Modern Use of Executive Orders
Until World War I, executive orders were used for relatively minor, usually unnoticed acts of state. That trend changed drastically with passage of the War Powers Act of 1917. This act passed during WWI granted the president temporary powers to immediately enact laws regulating trade, economy, and other aspects of policy as they pertained to enemies of America. A key section of the War Powers act also contained language specifically excluding American citizens from its effects.
The War Powers Act remained in effect and unchanged until 1933 when a freshly elected President Franklin D. Roosevelt found America in the panic stage of the Great Depression. The first thing FDR did was to convene a special session of Congress where he introduced a bill amending the War Powers Act to remove the clause excluding American citizens from being bound by its effects. This would allow the President to declare "national emergencies" and unilaterally intact laws to deal with them. This massive amendment was approved by both houses of Congress in less than 40 minutes without debate. Hours later, FDR officially declared the depression a "national emergency" and stared issuing a string of executive orders that effectively created and implemented his famed "New Deal" policy.
While some of FDR's actions were, perhaps, constitutionally questionable, history now acknowledges them as having helped to avert the people's growing panic and starting our economy on its way to recovery.
Presidential Directives and Memorandums Same as Executive Orders
Occasionally, presidents issue orders to executive branch agencies through "presidential directives" or "presidential memorandums," instead of executive orders. In January 2009, the U.S. Department of Justice issued a statement declaring presidential directives (memorandums) to have exactly the same effect as executive orders.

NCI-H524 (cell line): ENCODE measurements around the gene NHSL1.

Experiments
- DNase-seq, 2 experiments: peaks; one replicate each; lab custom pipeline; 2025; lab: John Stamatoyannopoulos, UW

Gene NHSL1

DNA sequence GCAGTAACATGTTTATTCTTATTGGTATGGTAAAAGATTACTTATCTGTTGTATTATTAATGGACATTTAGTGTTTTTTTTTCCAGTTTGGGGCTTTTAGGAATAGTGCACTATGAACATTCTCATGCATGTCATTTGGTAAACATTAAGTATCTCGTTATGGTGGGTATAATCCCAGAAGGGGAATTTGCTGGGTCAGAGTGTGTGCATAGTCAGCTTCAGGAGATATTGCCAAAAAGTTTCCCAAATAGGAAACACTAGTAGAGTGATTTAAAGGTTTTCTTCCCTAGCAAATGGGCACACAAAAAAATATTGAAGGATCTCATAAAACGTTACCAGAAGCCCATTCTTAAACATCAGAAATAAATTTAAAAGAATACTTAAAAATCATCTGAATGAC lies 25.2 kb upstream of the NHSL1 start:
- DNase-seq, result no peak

"A presidential directive has the same substantive legal effect as an executive order. It is the substance of the presidential action that is determinative, not the form of the document conveying that action," wrote acting U.S. Assistant Attorney General Randolph D. Moss. "Both an executive order and a presidential directive remain effective upon a change in administration, unless otherwise specified in the document, and both continue to be effective until subsequent presidential action is taken."
A Fanciful Application
In author Tom Clancy's best-selling novel Executive Orders, written five years before September 11, 2001, a terrorist crashes a jetliner into the U.S. Capitol Building. The president, vice president, most of Congress, Cabinet members and the Supreme Court are killed in the attack. Amazingly, Clancy's hero, ex-Marine and CIA agent, Jack Ryan finds himself appointed president. Besides having to deal with the Iranians, who are about to attack the world with Ebola virus, Jack is also driven from within to effect massive reforms of the entire federal government. Ho, hum, another day, another crisis. Some 800 pages later, he's achieved peace, prosperity and great government, mostly by issuing a series of really killer presidential executive orders.